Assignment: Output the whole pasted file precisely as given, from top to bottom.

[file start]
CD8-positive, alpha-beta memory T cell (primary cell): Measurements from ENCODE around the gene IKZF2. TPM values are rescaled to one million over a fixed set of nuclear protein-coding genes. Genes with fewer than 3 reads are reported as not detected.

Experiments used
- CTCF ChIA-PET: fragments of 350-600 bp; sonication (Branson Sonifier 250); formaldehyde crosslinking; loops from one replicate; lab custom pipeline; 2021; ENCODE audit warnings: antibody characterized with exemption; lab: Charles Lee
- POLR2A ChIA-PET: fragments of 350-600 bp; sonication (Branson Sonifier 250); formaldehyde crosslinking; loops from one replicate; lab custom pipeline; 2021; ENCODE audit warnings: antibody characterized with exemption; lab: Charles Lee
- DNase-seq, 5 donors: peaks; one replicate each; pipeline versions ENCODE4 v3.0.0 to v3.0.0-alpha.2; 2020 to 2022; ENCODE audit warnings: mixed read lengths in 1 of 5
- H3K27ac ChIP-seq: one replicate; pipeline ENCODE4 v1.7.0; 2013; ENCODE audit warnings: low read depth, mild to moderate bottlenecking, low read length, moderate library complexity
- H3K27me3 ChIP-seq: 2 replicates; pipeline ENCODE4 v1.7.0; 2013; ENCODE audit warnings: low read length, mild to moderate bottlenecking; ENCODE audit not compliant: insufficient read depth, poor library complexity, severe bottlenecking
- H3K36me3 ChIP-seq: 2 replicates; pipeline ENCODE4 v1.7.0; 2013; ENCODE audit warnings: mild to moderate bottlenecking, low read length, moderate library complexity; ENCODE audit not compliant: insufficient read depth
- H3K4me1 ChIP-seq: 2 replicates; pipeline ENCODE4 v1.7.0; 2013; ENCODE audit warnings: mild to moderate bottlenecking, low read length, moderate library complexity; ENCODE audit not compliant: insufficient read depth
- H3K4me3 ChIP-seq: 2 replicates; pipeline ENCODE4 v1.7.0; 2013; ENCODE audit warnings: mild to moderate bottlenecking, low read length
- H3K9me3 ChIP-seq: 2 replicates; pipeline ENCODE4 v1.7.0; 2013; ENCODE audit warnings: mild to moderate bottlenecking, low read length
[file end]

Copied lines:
CD8-positive, alpha-beta memory T cell (primary cell): Measurements from ENCODE around the gene IKZF2. TPM values are rescaled to one million over a fixed set of nuclear protein-coding genes. Genes with fewer than 3 reads are reported as not detected.

Experiments used
- CTCF ChIA-PET: fragments of 350-600 bp; sonication (Branson Sonifier 250); formaldehyde crosslinking; loops from one replicate; lab custom pipeline; 2021; ENCODE audit warnings: antibody characterized with exemption; lab: Charles Lee
- POLR2A ChIA-PET: fragments of 350-600 bp; sonication (Branson Sonifier 250); formaldehyde crosslinking; loops from one replicate; lab custom pipeline; 2021; ENCODE audit warnings: antibody characterized with exemption; lab: Charles Lee
- DNase-seq, 5 donors: peaks; one replicate each; pipeline versions ENCODE4 v3.0.0 to v3.0.0-alpha.2; 2020 to 2022; ENCODE audit warnings: mixed read lengths in 1 of 5
- H3K27ac ChIP-seq: one replicate; pipeline ENCODE4 v1.7.0; 2013; ENCODE audit warnings: low read depth, mild to moderate bottlenecking, low read length, moderate library complexity
- H3K27me3 ChIP-seq: 2 replicates; pipeline ENCODE4 v1.7.0; 2013; ENCODE audit warnings: low read length, mild to moderate bottlenecking; ENCODE audit not compliant: insufficient read depth, poor library complexity, severe bottlenecking
- H3K36me3 ChIP-seq: 2 replicates; pipeline ENCODE4 v1.7.0; 2013; ENCODE audit warnings: mild to moderate bottlenecking, low read length, moderate library complexity; ENCODE audit not compliant: insufficient read depth
- H3K4me1 ChIP-seq: 2 replicates; pipeline ENCODE4 v1.7.0; 2013; ENCODE audit warnings: mild to moderate bottlenecking, low read length, moderate library complexity; ENCODE audit not compliant: insufficient read depth
- H3K4me3 ChIP-seq: 2 replicates; pipeline ENCODE4 v1.7.0; 2013; ENCODE audit warnings: mild to moderate bottlenecking, low read length
- H3K9me3 ChIP-seq: 2 replicates; pipeline ENCODE4 v1.7.0; 2013; ENCODE audit warnings: mild to moderate bottlenecking, low read length